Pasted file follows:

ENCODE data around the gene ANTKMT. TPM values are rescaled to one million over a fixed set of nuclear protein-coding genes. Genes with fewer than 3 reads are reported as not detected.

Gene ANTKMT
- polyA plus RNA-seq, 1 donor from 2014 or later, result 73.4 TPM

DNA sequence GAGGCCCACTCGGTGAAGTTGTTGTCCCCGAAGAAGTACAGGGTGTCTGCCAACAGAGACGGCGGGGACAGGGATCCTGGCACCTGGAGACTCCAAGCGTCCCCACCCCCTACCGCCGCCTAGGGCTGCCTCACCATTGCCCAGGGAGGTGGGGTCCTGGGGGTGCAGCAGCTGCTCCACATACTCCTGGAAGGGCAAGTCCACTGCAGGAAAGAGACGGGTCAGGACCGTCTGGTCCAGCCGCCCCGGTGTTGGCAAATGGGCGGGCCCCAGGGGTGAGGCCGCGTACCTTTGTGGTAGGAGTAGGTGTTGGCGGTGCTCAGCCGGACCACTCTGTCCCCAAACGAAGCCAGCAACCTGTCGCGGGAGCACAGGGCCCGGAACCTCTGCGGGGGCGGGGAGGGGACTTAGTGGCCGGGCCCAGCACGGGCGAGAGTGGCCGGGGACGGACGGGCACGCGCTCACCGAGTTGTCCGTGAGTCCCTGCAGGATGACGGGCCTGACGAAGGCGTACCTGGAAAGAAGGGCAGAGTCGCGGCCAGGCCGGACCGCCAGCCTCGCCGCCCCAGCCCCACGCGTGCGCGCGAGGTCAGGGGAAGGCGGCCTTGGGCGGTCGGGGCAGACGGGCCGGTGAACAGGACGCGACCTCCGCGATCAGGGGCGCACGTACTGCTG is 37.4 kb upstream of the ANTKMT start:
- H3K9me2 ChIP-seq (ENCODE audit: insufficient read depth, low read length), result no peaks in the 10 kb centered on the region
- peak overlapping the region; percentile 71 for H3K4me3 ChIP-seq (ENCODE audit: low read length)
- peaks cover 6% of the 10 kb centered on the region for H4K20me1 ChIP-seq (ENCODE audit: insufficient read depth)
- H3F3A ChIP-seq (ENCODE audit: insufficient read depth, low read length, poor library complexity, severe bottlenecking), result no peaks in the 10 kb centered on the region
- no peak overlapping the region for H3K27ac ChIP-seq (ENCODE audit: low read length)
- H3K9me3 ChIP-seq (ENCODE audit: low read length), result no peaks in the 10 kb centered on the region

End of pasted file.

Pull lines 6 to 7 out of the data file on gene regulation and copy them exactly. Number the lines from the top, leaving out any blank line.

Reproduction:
- peak overlapping the region; percentile 71 for H3K4me3 ChIP-seq (ENCODE audit: low read length)
- peaks cover 6% of the 10 kb centered on the region for H4K20me1 ChIP-seq (ENCODE audit: insufficient read depth)